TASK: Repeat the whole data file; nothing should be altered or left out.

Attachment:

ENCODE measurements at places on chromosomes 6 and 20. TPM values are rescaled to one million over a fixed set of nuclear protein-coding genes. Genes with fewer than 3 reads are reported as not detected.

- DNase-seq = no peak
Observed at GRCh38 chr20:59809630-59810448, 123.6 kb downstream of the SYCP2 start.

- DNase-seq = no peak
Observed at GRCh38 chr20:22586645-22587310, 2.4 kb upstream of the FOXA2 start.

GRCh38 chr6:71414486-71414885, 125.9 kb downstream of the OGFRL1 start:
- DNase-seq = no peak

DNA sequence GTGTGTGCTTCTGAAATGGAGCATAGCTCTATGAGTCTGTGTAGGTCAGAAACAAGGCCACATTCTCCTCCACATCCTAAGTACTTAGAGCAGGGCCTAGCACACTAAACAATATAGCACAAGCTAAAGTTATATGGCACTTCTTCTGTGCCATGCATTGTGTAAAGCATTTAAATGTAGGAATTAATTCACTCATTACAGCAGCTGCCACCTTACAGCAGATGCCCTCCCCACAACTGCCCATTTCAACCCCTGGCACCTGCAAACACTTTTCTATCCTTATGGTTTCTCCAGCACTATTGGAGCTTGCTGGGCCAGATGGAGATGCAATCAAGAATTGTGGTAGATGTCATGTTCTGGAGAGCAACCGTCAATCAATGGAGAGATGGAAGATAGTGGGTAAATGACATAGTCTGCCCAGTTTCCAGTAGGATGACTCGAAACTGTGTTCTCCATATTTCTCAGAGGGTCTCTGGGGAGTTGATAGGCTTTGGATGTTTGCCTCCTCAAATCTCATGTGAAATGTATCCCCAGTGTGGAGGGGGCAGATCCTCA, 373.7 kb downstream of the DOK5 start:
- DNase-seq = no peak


ENCODE measurements at places on chromosomes 6 and 20. TPM values are rescaled to one million over a fixed set of nuclear protein-coding genes. Genes with fewer than 3 reads are reported as not detected.

- DNase-seq = no peak
Observed at GRCh38 chr20:59809630-59810448, 123.6 kb downstream of the SYCP2 start.

- DNase-seq = no peak
Observed at GRCh38 chr20:22586645-22587310, 2.4 kb upstream of the FOXA2 start.

GRCh38 chr6:71414486-71414885, 125.9 kb downstream of the OGFRL1 start:
- DNase-seq = no peak

DNA sequence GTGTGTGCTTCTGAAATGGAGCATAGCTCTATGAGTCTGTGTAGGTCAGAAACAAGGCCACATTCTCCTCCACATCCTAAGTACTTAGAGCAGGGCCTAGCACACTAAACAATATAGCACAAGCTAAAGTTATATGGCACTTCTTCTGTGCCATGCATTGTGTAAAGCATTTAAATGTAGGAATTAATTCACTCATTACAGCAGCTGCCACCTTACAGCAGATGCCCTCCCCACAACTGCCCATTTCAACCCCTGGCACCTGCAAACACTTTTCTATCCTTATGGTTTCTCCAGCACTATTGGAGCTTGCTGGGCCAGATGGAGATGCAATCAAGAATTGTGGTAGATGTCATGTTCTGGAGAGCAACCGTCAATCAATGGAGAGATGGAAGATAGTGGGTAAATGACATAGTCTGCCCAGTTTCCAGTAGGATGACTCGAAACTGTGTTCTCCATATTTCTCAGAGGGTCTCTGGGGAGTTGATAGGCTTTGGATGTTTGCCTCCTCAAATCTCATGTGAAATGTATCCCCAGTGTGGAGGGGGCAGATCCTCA, 373.7 kb downstream of the DOK5 start:
- DNase-seq = no peak